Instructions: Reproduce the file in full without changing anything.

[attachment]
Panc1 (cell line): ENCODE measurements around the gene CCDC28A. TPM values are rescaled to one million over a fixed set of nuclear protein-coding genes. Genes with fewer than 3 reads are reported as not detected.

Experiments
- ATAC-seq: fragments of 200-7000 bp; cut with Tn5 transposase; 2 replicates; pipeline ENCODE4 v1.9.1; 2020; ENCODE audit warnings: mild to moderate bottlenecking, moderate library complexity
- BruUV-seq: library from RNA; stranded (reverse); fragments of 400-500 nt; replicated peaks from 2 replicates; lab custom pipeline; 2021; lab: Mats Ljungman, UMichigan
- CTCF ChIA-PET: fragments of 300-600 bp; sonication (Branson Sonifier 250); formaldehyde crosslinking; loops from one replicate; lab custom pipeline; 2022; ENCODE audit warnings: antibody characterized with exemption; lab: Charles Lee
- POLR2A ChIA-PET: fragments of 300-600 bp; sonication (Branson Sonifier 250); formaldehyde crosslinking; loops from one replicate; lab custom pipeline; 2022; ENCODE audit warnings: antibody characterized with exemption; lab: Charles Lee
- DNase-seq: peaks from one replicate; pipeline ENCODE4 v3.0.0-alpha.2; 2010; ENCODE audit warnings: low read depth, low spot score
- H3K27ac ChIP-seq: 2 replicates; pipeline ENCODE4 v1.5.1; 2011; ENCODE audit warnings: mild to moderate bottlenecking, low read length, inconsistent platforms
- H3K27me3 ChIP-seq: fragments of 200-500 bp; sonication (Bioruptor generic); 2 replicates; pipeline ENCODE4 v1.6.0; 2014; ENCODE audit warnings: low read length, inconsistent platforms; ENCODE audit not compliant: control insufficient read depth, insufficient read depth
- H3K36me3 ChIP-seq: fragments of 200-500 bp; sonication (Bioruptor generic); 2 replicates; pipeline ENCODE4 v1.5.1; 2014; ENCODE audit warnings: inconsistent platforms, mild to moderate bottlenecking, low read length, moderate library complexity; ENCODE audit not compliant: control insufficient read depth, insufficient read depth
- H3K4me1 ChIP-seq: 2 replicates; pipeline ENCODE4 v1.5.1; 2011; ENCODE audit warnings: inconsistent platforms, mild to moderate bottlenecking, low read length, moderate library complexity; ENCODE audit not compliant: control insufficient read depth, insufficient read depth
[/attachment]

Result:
Panc1 (cell line): ENCODE measurements around the gene CCDC28A. TPM values are rescaled to one million over a fixed set of nuclear protein-coding genes. Genes with fewer than 3 reads are reported as not detected.

Experiments
- ATAC-seq: fragments of 200-7000 bp; cut with Tn5 transposase; 2 replicates; pipeline ENCODE4 v1.9.1; 2020; ENCODE audit warnings: mild to moderate bottlenecking, moderate library complexity
- BruUV-seq: library from RNA; stranded (reverse); fragments of 400-500 nt; replicated peaks from 2 replicates; lab custom pipeline; 2021; lab: Mats Ljungman, UMichigan
- CTCF ChIA-PET: fragments of 300-600 bp; sonication (Branson Sonifier 250); formaldehyde crosslinking; loops from one replicate; lab custom pipeline; 2022; ENCODE audit warnings: antibody characterized with exemption; lab: Charles Lee
- POLR2A ChIA-PET: fragments of 300-600 bp; sonication (Branson Sonifier 250); formaldehyde crosslinking; loops from one replicate; lab custom pipeline; 2022; ENCODE audit warnings: antibody characterized with exemption; lab: Charles Lee
- DNase-seq: peaks from one replicate; pipeline ENCODE4 v3.0.0-alpha.2; 2010; ENCODE audit warnings: low read depth, low spot score
- H3K27ac ChIP-seq: 2 replicates; pipeline ENCODE4 v1.5.1; 2011; ENCODE audit warnings: mild to moderate bottlenecking, low read length, inconsistent platforms
- H3K27me3 ChIP-seq: fragments of 200-500 bp; sonication (Bioruptor generic); 2 replicates; pipeline ENCODE4 v1.6.0; 2014; ENCODE audit warnings: low read length, inconsistent platforms; ENCODE audit not compliant: control insufficient read depth, insufficient read depth
- H3K36me3 ChIP-seq: fragments of 200-500 bp; sonication (Bioruptor generic); 2 replicates; pipeline ENCODE4 v1.5.1; 2014; ENCODE audit warnings: inconsistent platforms, mild to moderate bottlenecking, low read length, moderate library complexity; ENCODE audit not compliant: control insufficient read depth, insufficient read depth
- H3K4me1 ChIP-seq: 2 replicates; pipeline ENCODE4 v1.5.1; 2011; ENCODE audit warnings: inconsistent platforms, mild to moderate bottlenecking, low read length, moderate library complexity; ENCODE audit not compliant: control insufficient read depth, insufficient read depth